<script src="https://d3js.org/d3-collection.v1.min.js"></script>
<script src="https://d3js.org/d3-dispatch.v1.min.js"></script>
<script src="https://d3js.org/d3-dsv.v1.min.js"></script>
<script src="https://d3js.org/d3-request.v1.min.js"></script>
<script>
   d3.csv("/blog/data/browser_statistics.csv")
       .row(function(data){  
    return{
        Date: data.Date,
        Chrome: +data.Chrome,
        "IE": +data["IE/Edge"],
        Firefox: +data.Firefox,
        Safari: +data.Safari,
        Opera: +data.Opera
        };    
     })
   .get(function(data) {
  console.log(data[0]);
  });
</script>  
//{Date: "Oct-17", Chrome: 76.1, IE: 4.1, Firefox: 12.1, Safari: 3.3, Opera: 1.2}  

In this way, you also have the full control over how the data is processed. For example, I modified the original “IE/Edge” with “IE”.

We can also just use the callback function alone and use forEach to iterate over the whole array objects and combine it with + to convert the original strings into numbers,

<script src="https://d3js.org/d3-collection.v1.min.js"></script>
<script src="https://d3js.org/d3-dispatch.v1.min.js"></script>
<script src="https://d3js.org/d3-dsv.v1.min.js"></script>
<script src="https://d3js.org/d3-request.v1.min.js"></script>
<script>
   d3.csv("/blog/data/browser_statistics.csv",function(data){  
    data.forEach(function(d) {
    d.Chrome = +d.Chrome;
    d["IE/Edge"] = +d["IE/Edge"];
    d.Firefox = +d.Firefox;
    d.Safari = +d.Safari;
    d.Opera = +d.Opera;
  });
  console.log(data[0]);
  });
</script>  
//{Date: "Oct-17", Chrome: 76.1, IE/Edge: 4.1, Firefox: 12.1, Safari: 3.3, Opera: 1.2}

which is equivalent to:

<script src="https://d3js.org/d3-collection.v1.min.js"></script>
<script src="https://d3js.org/d3-dispatch.v1.min.js"></script>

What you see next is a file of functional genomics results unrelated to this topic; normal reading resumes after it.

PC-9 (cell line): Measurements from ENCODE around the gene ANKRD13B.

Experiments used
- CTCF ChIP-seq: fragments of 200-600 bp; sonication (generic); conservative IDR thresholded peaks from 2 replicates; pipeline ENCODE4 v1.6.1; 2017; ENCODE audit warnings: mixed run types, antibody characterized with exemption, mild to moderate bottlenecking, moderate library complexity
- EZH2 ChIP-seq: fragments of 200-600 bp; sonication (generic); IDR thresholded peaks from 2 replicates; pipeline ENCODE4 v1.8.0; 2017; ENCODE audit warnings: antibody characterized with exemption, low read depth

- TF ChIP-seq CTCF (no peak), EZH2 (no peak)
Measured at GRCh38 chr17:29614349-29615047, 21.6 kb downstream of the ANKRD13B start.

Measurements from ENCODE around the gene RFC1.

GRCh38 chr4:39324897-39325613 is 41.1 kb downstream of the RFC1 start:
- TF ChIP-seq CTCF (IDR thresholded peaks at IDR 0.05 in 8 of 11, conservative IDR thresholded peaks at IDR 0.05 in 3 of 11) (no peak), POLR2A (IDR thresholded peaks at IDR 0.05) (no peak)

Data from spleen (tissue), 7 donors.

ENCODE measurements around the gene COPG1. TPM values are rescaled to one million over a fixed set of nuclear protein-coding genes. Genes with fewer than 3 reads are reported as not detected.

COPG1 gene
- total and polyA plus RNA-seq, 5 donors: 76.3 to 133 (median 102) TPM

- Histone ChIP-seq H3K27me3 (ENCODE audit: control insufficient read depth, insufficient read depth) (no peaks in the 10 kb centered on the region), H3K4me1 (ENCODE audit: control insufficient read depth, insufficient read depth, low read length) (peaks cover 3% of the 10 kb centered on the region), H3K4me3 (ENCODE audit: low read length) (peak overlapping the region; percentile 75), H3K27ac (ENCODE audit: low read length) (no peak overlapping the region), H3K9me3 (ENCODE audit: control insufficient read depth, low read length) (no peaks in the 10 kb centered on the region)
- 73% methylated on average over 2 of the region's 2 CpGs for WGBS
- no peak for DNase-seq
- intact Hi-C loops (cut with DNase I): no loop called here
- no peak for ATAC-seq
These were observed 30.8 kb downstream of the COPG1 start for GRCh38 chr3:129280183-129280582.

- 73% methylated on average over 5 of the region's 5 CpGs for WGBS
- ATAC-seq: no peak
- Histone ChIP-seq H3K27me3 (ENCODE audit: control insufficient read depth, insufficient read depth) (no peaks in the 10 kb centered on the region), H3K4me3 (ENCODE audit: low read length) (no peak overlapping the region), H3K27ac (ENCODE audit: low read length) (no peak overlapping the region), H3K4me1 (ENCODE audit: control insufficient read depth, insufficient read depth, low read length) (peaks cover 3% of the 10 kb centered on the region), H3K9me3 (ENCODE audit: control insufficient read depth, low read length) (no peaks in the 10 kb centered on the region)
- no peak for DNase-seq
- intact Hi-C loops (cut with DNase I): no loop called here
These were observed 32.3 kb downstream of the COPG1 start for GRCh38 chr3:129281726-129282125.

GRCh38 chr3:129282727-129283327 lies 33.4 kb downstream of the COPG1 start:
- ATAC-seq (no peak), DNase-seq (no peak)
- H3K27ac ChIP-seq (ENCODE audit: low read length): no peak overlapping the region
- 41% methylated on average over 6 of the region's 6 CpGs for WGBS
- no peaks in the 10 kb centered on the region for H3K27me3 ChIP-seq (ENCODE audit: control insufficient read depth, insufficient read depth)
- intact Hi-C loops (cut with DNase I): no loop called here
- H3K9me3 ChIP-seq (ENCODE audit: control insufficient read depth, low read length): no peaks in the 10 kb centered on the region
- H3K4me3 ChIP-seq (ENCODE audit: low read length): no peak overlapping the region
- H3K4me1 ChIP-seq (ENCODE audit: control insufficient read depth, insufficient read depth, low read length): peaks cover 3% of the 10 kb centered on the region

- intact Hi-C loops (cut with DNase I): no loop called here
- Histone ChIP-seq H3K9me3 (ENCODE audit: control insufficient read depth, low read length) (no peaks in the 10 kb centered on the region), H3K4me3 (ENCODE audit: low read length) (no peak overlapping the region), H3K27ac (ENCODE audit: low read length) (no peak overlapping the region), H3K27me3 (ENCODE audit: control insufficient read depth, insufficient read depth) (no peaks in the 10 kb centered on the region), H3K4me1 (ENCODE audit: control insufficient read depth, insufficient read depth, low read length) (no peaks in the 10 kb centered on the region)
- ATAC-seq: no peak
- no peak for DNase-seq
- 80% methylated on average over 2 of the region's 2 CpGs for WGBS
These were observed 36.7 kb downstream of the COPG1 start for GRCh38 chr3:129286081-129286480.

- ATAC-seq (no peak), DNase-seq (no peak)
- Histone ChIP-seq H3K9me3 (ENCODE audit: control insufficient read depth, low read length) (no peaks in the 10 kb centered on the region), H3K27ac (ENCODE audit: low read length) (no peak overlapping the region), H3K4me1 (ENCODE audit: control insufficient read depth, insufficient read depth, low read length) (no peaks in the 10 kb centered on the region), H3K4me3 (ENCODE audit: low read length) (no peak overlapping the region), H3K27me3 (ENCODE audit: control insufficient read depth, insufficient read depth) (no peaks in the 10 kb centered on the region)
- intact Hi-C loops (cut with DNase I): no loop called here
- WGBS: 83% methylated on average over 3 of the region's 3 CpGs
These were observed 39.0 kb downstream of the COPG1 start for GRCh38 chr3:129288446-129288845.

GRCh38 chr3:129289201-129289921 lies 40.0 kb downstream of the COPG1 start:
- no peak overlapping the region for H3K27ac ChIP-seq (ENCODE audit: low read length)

<script src="https://d3js.org/d3-dsv.v1.min.js"></script>
<script src="https://d3js.org/d3-request.v1.min.js"></script>
<script>
   d3.csv("/blog/data/browser_statistics.csv")
       .get(function(data){  
    data.forEach(function(d) {
    d.Chrome = +d.Chrome;
    d["IE/Edge"] = +d["IE/Edge"];
    d.Firefox = +d.Firefox;
    d.Safari = +d.Safari;
    d.Opera = +d.Opera;
  });
  console.log(data[0]);
  });
</script>  
//{Date: "Oct-17", Chrome: 76.1, IE/Edge: 4.1, Firefox: 12.1, Safari: 3.3, Opera: 1.2}

2. d3.tsv

tsv file is the same as csv file except the delimiter is tab instead of comma. We can use the same method as d3.csv by using d3.tsv function instead. There is no need to repeat here.

However, if the delimiter is something other than comma or tab, we can rely on d3-dsv module to create a formatter first. And use d3-request module to call d3.request, mimeType and response functions to pass the other delimited files to D3 as the example below shows:

<script src="https://d3js.org/d3-collection.v1.min.js"></script>
<script src="https://d3js.org/d3-dispatch.v1.min.js"></script>
<script src="https://d3js.org/d3-dsv.v1.min.js"></script>
<script src="https://d3js.org/d3-request.v1.min.js"></script>
<script>
  var ssv = d3.dsvFormat(";");
  d3.request("/blog/data/age_by_gender.txt")
    .mimeType("text/plain")
    .response(function(xhr) { return ssv.parse(xhr.responseText) })